Oct 15 2015

Pumpkin Patch Redux

Pumpkin Patch Redux

So we tried again.

This past weekend, we drove alllll the way back to the pumpkin patch for a redo. It was important to me that P be able to replace her “yucky” memories with new ones — and I needed to do the same. Part of phobics’ irrationality is that we tend to associate completely unrelated things with the sick event, even though we know they don’t really have anything to do with anything. (i.e. “I wore this outfit the last time someone threw up. Better not wear this outfit anymore.” Or we might remember the exact date of the last time we got sick and then become uneasy around that same date every year. Ridiculous, right? We know.) Anyway, since the pumpkin patch threatened to become a semi-scary place, I forced myself to go back ASAP.

What a relief to see the happy, non-feverish version of P! First stop: the face-painting clowns. She chose the glittery rainbow option and sat exceptionally still. Continue reading

Oct 8 2015

Confessions of a Parent with Emetophobia

Confessions of a Parent with Emetophobia

It’s October, which means it’s almost Halloween, which means I’m allowed to tell you a horror story.

For most of you, this will not be a horror story at all. This will sound like a standard, Duh-You-Have-A-Toddler-What-Did-You-Expect? story, and if you have kids, no doubt you will have been there, done that. But I am a parent who has an irrational fear of throwing up, and I can only see this experience through that lens. Continue reading

Sep 21 2015

Waxing Nostalgic: 9 Tips for 9 Months

Waxing Nostalgic: 9 Tips for 9 Months

If you graduated in the late ’90s, you might remember “Wear Sunscreen,” the faux commencement speech by columnist Mary Schmich. It was so ubiquitous that Baz Luhrmann even turned it into a song and all the radio stations ran it on repeat. The advice is timeless; I played it for my sophomores every year during our mini unit on aphorisms, and they always connected with several “truth nuggets,” as I called them. (The kids’ overwhelming favorite: “Do one thing every day that scares you.”)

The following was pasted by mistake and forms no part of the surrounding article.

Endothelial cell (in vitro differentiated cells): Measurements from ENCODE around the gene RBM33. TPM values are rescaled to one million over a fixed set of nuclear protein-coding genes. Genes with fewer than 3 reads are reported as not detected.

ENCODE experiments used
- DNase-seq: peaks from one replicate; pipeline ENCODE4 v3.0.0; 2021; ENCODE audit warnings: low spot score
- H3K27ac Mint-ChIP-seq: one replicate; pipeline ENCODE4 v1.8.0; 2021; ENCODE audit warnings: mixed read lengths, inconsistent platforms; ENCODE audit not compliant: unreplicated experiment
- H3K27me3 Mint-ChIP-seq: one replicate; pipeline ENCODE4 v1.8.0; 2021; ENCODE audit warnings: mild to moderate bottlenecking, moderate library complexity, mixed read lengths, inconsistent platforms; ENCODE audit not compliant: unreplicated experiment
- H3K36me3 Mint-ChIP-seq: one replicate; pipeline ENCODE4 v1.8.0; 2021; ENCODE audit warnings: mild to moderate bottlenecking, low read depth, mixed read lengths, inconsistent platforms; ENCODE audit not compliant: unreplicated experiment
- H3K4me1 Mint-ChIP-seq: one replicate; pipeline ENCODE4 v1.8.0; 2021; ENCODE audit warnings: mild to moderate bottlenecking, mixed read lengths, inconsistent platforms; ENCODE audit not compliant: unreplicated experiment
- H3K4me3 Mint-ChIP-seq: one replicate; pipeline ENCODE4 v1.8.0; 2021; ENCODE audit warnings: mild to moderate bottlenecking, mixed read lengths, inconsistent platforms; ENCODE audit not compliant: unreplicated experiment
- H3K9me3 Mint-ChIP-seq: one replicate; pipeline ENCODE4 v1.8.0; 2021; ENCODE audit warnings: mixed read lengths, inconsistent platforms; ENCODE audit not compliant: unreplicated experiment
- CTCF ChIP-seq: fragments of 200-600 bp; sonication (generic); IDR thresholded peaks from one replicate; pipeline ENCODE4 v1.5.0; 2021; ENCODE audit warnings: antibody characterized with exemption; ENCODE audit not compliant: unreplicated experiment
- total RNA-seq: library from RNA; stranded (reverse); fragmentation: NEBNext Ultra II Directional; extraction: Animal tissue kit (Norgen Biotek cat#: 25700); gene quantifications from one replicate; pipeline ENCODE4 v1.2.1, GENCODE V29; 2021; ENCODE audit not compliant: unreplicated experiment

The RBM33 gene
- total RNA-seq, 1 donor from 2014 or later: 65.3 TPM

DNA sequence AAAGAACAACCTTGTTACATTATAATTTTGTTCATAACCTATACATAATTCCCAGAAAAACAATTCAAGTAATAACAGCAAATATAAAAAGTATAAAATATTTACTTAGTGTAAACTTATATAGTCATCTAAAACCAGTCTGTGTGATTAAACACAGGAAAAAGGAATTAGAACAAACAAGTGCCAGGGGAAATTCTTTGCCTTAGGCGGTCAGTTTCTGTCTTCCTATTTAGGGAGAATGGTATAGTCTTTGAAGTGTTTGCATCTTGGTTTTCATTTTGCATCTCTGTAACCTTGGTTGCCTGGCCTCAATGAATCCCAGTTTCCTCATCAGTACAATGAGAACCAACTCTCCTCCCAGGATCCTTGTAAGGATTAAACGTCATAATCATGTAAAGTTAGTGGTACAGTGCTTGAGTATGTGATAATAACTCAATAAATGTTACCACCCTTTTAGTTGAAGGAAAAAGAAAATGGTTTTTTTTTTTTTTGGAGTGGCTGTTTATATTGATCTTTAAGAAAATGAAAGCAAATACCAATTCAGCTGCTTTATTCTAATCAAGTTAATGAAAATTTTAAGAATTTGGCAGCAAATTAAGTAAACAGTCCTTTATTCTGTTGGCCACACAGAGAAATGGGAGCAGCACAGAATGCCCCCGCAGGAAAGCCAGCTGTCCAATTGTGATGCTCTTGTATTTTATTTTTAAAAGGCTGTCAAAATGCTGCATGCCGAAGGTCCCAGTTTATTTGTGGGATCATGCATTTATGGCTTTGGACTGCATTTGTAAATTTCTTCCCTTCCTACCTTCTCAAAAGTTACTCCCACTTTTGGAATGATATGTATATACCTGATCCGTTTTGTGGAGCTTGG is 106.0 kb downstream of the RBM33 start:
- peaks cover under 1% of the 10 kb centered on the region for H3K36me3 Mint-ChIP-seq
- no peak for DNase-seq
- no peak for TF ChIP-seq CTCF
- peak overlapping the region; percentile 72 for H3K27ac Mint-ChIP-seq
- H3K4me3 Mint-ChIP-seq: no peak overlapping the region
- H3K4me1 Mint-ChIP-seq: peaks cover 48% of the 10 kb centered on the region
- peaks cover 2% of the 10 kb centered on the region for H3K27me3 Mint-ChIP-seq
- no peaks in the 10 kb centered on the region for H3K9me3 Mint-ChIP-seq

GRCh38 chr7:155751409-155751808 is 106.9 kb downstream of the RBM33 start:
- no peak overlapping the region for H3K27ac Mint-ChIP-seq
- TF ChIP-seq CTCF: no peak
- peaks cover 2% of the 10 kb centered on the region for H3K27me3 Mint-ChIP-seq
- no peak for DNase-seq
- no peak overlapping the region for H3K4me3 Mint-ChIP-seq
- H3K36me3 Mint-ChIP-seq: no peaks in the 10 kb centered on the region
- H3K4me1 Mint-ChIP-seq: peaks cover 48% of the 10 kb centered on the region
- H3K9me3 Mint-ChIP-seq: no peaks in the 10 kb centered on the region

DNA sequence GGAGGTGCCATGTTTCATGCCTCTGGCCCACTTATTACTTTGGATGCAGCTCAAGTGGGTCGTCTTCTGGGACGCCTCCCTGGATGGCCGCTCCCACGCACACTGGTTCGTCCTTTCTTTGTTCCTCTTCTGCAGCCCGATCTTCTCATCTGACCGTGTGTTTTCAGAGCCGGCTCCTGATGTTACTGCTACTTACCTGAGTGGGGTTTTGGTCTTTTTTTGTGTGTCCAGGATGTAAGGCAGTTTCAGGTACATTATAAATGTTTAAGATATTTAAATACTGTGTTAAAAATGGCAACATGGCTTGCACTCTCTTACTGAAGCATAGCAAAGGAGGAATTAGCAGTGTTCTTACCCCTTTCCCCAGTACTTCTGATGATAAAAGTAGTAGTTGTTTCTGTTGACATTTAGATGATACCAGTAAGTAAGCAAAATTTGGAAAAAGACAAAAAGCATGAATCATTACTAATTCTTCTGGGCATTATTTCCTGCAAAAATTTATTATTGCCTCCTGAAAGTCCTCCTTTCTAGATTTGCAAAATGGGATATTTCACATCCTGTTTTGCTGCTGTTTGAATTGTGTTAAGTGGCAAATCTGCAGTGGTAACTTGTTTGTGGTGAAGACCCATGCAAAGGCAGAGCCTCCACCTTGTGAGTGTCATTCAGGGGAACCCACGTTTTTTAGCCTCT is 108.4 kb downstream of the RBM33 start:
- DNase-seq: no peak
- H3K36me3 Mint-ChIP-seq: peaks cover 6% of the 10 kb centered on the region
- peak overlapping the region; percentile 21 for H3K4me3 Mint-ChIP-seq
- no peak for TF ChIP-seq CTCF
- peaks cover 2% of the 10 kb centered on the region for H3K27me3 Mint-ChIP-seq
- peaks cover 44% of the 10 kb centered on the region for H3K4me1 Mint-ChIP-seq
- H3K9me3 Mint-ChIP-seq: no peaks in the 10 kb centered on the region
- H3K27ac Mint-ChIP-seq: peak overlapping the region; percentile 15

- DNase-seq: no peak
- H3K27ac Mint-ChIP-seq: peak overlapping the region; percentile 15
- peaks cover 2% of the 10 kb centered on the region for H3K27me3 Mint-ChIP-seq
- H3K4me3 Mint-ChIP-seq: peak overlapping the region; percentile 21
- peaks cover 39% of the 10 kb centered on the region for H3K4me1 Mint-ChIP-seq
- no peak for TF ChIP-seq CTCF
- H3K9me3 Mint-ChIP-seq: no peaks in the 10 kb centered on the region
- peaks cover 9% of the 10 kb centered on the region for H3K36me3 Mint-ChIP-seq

The whole thing is a laundry list of beautiful suggestions, but the speech cleverly concludes with some advice about advice: “Be careful whose advice you buy, but be patient with those who supply it. Advice is a form of nostalgia.” And it’s right around now — when the joy and amazement and pain and fear surrounding the birth process has started to fade — that I start to miss being pregnant.

I always do.

In the middle of it, sometimes it seems to take forever. So many months with no alcohol, so many uncomfortable symptoms, so many nights wondering if you will EVER sleep again or if you might as well just move into the bathroom because you literally have to pee again AS you are flushing. Continue reading

Aug 31 2015

And Then There Were Four: B’s Birth Story

And Then There Were Four: B’s Birth Story

The induction was scheduled for 6 AM.

6 AM. Clearly the medical profession had lost its fool mind. They said the maternity ward might be full — because, you know, births are unpredictable like that — so I was supposed to call the hospital an hour prior to check if there was space for me. The night of my due date, I finally finished packing my hospital bag, spent some special family time with Peaches, and set my alarm for 4:57.

Well, births are unpredictable, all right. I never made it to 6 AM. Or 4:57, for that matter. Continue reading

Aug 5 2015

The Waiting Around Game

The Waiting Around Game

Because of what happened with Peaches, I kind of assumed I was just a 37-weeks-of-pregnancy sort of girl. She was due in February but was born in January. This one is due in August, so I figured he’d arrive in July. But nope…here we are! August it is. At 39 weeks, I’m more pregnant than I’ve ever been in my life, and here I am waiting for baby.

It seems totally strange to just WAIT for something so life-alteringly important. I mean, this could really happen at any time, and in a million different ways, and it’s unsettling (and kind of exciting? Maybe? Sort of?) to not have any control over any of it. It might take forty-five minutes from start to finish, or I might have to endure a days-long labor. I might eventually have to get induced, or my water could break during dinner tonight. What time will everything happen? Who will be around to help me? Will I be able to get an epidural this time? Will I give birth on the side of the road? Continue reading